Nobody disputes that statement. The questions that are debated now are how and when.
But the general, who came to power eight years ago in a peaceful coup that was welcomed by a vast majority of Pakistanis, is still trying to prolong his stay -- this time with the help of liberal politicians.
He hopes to use former Prime Minister Benazir Bhutto and others like her to get another lease of life as he used religious parties and political turncoats after the last general elections in October 2002.
But Bhutto is not a political orphan as many in the religious alliance known as Muttahida Majlis-e-Amal or the ruling Pakistan Muslim League (Q) party were.
Religious parties had never won more than a handful of seats in previous Pakistani elections. They had never ruled over any place in Pakistan, but now they control a province and are coalition partners in another.
This was only possible because Musharraf forced the country's two main politicians -- Bhutto and another former prime minister, Nawaz Sharif -- to stay abroad.
Their absence during the 2002 elections allowed MMA and the PML (Q) to capture the constituencies they had never won before.
It also allowed them to forge political alliances that allowed the PML (Q) to form governments in the center and in Punjab province. MMA took the Northwest Frontier and Balochistan provinces.
Bhutto can do all these on her own. Despite eight years of military rule, her vote bank has, more or less, remained intact. She is also good at forging political alliances and has done so successfully in the past.
So when Musharraf flew all the way to Abu Dhabi in the United Arab Emirates two weeks ago to seek her help to save him, Bhutto very bluntly told the general she would do so only if he retired from the army and agreed to become a civilian president.
Pakistan follows the British parliamentary system in which all the powers are with the prime minister and the president is just a rubber stamp.
Military rulers overcome this problem by putting "the Constitution in abeyance," a phrase coined by Pakistani superior courts to justify frequent military takeovers.
But unfortunately for Musharraf, the Pakistani Supreme Court is no longer in a mood to issue another "abeyance" order, thanks to his failed attempt in March this year to suspend the country's chief justice.
Following a huge public uprising against Musharraf's attempt to steamroll the judiciary, the Supreme Court restored the chief justice and declared the president's suspension order illegal and unconstitutional.
This could not have happened at a more unfortunate time for Musharraf. Pakistan's next elections are due in October, unless he declares an emergency or reimposes martial law.
For both purposes, he will need a pliant judiciary, the unflinching support of his generals and Washington's endorsement. He is unlikely to have any.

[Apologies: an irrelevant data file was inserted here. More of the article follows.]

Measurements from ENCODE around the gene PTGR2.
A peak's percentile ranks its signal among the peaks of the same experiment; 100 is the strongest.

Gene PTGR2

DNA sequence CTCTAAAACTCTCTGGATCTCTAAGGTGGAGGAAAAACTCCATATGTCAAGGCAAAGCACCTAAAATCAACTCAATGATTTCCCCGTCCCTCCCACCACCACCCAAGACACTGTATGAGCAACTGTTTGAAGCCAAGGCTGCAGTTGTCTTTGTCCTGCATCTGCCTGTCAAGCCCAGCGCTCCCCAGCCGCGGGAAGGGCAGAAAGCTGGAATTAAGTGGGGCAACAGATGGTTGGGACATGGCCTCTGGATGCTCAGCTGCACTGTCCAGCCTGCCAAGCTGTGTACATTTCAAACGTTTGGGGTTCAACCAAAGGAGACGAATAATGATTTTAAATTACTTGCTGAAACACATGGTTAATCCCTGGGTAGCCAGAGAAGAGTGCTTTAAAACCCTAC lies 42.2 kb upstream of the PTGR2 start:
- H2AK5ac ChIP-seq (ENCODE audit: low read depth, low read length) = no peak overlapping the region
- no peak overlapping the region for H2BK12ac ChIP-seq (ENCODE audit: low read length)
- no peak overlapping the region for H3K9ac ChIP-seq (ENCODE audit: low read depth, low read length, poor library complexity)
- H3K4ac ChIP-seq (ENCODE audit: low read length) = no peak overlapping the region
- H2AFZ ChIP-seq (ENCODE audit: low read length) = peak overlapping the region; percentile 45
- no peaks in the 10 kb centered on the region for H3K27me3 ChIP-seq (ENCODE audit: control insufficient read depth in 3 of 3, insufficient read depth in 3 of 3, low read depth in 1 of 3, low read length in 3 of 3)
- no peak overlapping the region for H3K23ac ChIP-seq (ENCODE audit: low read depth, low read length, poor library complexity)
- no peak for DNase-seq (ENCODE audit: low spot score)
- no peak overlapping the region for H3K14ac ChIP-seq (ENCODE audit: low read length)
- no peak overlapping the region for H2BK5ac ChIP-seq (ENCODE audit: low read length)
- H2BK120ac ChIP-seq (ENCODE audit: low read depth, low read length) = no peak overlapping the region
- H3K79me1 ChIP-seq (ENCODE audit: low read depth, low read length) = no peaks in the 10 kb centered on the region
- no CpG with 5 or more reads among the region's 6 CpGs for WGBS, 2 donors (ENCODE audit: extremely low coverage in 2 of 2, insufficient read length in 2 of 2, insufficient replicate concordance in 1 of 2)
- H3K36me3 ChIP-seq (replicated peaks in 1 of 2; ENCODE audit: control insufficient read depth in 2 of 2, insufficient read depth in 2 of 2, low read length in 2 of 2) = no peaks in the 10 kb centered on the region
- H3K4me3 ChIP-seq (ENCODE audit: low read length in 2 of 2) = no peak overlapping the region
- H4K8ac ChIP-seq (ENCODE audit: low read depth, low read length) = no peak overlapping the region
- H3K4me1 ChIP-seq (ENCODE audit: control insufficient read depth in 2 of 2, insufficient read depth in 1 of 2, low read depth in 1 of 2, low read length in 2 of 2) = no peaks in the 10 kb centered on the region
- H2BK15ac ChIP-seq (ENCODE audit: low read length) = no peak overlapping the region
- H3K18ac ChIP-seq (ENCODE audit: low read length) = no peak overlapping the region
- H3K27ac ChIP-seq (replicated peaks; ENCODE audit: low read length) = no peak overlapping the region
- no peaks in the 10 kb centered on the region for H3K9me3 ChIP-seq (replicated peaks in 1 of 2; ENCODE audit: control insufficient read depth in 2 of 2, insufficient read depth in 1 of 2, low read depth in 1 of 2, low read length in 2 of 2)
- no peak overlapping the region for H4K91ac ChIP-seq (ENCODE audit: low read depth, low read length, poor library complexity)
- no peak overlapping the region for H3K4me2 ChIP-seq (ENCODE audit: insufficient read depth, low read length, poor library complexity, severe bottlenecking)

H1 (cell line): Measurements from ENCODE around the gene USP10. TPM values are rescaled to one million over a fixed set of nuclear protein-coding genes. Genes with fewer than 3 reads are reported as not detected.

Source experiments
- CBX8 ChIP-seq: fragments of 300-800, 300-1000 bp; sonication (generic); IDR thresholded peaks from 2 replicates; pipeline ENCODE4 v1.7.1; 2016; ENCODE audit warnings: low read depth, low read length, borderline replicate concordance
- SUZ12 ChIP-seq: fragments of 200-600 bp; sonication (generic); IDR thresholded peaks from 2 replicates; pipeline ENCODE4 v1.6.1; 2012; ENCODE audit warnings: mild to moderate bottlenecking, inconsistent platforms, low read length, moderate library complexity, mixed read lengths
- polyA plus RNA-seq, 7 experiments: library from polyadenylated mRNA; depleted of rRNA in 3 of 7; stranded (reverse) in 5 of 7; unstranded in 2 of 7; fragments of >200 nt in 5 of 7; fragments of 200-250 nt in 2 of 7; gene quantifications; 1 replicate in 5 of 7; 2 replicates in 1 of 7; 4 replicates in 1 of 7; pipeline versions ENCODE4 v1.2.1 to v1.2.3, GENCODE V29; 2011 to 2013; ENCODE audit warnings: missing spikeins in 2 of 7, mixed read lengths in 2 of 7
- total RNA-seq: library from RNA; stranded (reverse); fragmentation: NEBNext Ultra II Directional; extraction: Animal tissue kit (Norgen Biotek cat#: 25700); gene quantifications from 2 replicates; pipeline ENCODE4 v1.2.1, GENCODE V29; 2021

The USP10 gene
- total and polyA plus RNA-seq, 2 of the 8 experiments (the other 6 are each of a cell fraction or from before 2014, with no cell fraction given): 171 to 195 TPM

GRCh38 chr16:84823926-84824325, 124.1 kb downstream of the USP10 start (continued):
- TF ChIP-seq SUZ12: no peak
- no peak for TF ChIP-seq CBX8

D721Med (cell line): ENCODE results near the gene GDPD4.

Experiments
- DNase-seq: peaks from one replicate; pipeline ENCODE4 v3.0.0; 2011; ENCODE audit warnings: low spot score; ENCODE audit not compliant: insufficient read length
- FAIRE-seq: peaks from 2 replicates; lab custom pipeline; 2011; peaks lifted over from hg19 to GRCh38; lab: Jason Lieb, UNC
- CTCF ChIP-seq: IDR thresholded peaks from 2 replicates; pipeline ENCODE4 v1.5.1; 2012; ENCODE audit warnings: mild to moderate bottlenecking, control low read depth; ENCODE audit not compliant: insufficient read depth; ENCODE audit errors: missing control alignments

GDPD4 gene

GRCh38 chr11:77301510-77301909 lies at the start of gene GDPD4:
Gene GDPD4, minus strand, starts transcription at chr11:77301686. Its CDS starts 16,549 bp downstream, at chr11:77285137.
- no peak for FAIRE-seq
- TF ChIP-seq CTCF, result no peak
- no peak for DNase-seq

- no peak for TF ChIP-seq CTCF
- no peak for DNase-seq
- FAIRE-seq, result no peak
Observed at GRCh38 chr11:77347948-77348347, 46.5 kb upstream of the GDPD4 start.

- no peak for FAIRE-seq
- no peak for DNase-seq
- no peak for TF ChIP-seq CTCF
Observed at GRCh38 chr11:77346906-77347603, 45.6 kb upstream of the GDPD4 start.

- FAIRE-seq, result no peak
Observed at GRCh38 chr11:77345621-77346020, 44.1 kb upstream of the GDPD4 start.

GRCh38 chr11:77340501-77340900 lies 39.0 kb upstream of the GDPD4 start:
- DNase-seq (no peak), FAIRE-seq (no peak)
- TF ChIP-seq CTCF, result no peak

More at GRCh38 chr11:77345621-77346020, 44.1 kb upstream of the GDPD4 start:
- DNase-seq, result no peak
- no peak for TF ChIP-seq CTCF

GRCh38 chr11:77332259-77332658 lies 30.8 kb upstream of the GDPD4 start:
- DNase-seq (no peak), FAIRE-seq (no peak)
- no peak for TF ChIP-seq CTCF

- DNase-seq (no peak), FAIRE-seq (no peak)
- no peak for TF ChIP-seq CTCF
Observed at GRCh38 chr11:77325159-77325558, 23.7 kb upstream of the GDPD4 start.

If the elections are held as scheduled, then Musharraf has to take a fresh vote of confidence by September from the federal and provincial legislatures, as required by the Constitution.
He won the previous vote, in 2002, with the help of MMA and the PML (Q). Despite some setbacks, the general has many supporters in the present legislatures and wants to seek re-election from them.
But Pakistani legal experts say that this is illegal. They argue that a fresh vote is mandated so that the president can seek a vote of confidence from the new national and provincial legislatures. Seeking re-election from the outgoing Parliament fails the purpose.
If Musharraf sets aside such legal opinions and seeks re-election from the present legislatures, it will be challenged in the Supreme Court. And given the Court's current state of mind and its new-found freedom, the decision will not favor Musharraf.
The only person who can save him from total disgrace is Bhutto. If she is allowed to return, she is likely to win the forthcoming elections and then can use her influence to get a vote of confidence for Musharraf from the new lawmakers.
But she has made it obvious that she will only do so if Musharraf retires from the army and agrees to become a civilian president.
This may be a good way out for any other person but is a bitter pill for Musharraf, who has ruled the country as an autocrat for eight years. It may not be easy for him to relegate himself to the position of a constitutional head of state with no power.
But this dispute over Musharraf's new status may delay the much-needed political change in Pakistan. And if this happens, the country will see a lot more bloodshed and may recede into a state of confusion and chaos.
Such a situation will only help religious extremists who may want to exploit the situation to attempt to seize power in one of the world's largest Muslim nations, which is also a de facto nuclear power -- a scenario that is acceptable neither to Pakistani liberals nor to the United States.
Indications are that the United States is not only aware of this danger but is also making efforts to avoid it. At a recent congressional hearing, Undersecretary of State for Political Affairs Nicholas Burns mentioned Bhutto while talking about liberal politicians that the United States would like to see taking charge in Pakistan.
The Pakistani media also are full of reports, quoting informed official sources, that the United States played a key role in arranging the Musharraf-Bhutto meeting and is using its influence to help arrange an acceptable solution that empowers Bhutto without relegating Musharraf to the status of a figurehead.
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